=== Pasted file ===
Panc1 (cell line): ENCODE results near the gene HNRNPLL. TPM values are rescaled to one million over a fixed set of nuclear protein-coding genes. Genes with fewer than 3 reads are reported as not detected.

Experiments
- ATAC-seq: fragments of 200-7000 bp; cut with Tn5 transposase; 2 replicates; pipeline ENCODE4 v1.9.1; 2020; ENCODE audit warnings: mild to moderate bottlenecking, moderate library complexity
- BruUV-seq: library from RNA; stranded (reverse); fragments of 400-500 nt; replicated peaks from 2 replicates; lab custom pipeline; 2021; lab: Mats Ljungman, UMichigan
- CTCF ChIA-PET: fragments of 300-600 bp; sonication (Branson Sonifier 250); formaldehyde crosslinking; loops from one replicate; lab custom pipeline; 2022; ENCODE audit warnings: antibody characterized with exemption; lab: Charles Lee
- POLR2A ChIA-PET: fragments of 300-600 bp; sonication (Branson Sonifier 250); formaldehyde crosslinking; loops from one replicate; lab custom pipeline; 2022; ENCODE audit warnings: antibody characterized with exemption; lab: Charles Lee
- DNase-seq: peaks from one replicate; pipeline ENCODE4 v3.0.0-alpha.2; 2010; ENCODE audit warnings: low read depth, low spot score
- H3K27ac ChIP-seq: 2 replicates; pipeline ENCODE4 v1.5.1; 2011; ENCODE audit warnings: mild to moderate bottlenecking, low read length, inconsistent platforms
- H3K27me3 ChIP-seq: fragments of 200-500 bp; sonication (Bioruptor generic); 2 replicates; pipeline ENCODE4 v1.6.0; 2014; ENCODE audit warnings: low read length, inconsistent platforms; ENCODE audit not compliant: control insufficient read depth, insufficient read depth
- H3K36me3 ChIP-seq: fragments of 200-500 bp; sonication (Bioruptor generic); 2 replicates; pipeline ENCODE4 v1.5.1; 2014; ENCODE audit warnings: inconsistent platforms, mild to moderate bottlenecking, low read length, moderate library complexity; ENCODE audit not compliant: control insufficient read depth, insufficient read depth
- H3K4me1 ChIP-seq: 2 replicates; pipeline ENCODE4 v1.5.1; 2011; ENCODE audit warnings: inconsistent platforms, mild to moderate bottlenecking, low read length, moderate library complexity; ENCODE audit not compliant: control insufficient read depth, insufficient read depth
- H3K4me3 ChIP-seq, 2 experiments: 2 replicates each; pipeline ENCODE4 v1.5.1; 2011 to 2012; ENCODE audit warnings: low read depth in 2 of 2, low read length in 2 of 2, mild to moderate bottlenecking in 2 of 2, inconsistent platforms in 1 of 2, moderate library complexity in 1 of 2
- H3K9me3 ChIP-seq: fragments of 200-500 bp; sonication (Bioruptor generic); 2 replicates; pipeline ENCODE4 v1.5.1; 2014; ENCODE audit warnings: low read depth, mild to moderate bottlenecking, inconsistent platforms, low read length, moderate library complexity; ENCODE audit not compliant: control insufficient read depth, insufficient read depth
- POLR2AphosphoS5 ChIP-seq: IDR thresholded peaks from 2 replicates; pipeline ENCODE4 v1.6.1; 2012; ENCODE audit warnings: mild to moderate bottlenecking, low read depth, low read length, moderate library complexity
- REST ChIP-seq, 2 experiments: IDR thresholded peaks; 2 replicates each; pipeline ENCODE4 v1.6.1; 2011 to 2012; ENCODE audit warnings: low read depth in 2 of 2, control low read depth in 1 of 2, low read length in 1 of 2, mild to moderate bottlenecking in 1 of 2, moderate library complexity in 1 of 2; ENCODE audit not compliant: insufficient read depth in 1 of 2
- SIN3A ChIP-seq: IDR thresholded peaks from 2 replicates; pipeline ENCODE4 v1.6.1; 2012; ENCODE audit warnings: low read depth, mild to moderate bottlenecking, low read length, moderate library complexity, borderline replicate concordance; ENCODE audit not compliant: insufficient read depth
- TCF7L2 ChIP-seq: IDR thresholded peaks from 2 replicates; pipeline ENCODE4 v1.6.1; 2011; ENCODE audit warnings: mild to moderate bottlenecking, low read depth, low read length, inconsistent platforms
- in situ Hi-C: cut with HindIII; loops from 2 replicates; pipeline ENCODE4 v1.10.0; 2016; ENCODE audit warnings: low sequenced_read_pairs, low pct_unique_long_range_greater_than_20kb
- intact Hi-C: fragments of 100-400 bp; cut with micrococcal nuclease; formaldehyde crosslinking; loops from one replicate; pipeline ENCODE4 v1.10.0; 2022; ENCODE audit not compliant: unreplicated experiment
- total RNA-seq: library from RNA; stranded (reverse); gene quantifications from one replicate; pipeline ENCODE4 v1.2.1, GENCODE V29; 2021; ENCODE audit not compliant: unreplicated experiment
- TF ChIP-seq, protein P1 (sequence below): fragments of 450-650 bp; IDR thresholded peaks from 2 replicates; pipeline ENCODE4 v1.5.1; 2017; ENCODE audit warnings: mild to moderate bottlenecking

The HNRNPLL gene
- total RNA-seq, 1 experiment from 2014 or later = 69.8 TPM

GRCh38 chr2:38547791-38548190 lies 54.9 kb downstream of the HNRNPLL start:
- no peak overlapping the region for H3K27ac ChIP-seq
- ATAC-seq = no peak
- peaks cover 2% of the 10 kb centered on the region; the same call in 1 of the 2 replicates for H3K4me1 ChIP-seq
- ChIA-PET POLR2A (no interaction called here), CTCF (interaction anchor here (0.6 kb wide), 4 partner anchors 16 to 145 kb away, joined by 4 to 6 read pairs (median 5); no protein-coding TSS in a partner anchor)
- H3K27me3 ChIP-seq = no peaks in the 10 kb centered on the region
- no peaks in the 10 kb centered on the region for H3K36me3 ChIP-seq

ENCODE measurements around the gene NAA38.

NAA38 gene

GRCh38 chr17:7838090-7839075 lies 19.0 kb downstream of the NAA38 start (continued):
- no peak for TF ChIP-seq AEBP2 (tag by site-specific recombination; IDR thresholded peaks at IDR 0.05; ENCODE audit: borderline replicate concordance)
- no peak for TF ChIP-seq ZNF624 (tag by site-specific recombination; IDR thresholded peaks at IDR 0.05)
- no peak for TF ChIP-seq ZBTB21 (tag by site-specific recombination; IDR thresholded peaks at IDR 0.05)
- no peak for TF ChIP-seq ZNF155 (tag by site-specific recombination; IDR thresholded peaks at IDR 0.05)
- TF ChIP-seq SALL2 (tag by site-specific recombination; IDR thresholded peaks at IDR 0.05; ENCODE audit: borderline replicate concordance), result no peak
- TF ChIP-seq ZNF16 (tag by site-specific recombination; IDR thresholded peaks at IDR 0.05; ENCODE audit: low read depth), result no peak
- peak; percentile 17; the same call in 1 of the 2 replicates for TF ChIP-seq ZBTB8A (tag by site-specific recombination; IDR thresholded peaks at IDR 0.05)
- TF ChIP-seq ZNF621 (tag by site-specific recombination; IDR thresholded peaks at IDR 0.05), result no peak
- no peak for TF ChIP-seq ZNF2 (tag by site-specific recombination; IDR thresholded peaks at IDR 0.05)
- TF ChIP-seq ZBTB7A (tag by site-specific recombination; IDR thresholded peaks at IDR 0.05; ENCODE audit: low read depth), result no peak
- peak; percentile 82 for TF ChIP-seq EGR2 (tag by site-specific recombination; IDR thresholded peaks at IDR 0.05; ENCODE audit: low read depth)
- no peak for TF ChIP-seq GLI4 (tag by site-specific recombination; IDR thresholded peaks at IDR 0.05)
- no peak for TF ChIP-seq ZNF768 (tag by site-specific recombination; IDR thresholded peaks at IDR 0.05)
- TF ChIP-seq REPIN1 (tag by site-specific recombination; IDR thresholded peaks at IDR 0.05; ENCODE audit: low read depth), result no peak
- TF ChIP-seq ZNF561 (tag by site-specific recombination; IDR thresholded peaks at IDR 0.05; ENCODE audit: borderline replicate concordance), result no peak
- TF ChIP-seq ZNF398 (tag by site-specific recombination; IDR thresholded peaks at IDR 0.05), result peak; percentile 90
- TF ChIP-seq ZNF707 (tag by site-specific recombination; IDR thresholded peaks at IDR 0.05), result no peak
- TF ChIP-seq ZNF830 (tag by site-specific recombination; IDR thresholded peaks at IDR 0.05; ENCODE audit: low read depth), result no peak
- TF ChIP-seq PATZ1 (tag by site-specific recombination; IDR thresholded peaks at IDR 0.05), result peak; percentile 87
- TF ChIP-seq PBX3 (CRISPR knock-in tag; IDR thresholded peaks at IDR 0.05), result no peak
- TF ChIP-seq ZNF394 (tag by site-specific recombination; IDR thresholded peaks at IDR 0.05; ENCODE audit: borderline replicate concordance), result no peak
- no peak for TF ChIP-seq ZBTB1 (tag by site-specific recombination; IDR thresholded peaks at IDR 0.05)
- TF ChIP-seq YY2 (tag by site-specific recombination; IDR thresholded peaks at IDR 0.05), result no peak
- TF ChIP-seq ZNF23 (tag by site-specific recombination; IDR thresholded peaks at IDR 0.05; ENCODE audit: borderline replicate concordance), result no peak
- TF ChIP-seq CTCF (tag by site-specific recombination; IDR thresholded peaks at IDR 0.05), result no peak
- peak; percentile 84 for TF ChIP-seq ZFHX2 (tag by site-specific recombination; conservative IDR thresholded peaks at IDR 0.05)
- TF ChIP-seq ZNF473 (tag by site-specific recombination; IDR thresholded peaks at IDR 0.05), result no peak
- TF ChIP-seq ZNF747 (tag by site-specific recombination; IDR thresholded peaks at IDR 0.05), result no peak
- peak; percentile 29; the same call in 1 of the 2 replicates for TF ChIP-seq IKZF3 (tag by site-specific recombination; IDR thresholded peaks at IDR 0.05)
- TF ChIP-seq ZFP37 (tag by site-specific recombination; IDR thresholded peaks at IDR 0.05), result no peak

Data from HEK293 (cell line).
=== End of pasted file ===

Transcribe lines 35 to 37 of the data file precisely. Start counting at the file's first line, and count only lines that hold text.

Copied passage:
- no peak for TF ChIP-seq ZNF624 (tag by site-specific recombination; IDR thresholded peaks at IDR 0.05)
- no peak for TF ChIP-seq ZBTB21 (tag by site-specific recombination; IDR thresholded peaks at IDR 0.05)
- no peak for TF ChIP-seq ZNF155 (tag by site-specific recombination; IDR thresholded peaks at IDR 0.05)